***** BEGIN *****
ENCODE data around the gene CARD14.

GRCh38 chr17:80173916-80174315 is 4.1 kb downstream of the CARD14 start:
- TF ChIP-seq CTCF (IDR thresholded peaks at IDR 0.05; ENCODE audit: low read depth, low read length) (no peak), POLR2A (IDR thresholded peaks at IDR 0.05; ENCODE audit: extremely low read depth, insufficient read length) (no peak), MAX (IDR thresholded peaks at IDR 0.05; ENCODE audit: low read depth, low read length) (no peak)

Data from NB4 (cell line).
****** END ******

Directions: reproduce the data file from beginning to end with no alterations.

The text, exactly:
ENCODE data around the gene CARD14.

GRCh38 chr17:80173916-80174315 is 4.1 kb downstream of the CARD14 start:
- TF ChIP-seq CTCF (IDR thresholded peaks at IDR 0.05; ENCODE audit: low read depth, low read length) (no peak), POLR2A (IDR thresholded peaks at IDR 0.05; ENCODE audit: extremely low read depth, insufficient read length) (no peak), MAX (IDR thresholded peaks at IDR 0.05; ENCODE audit: low read depth, low read length) (no peak)

Data from NB4 (cell line).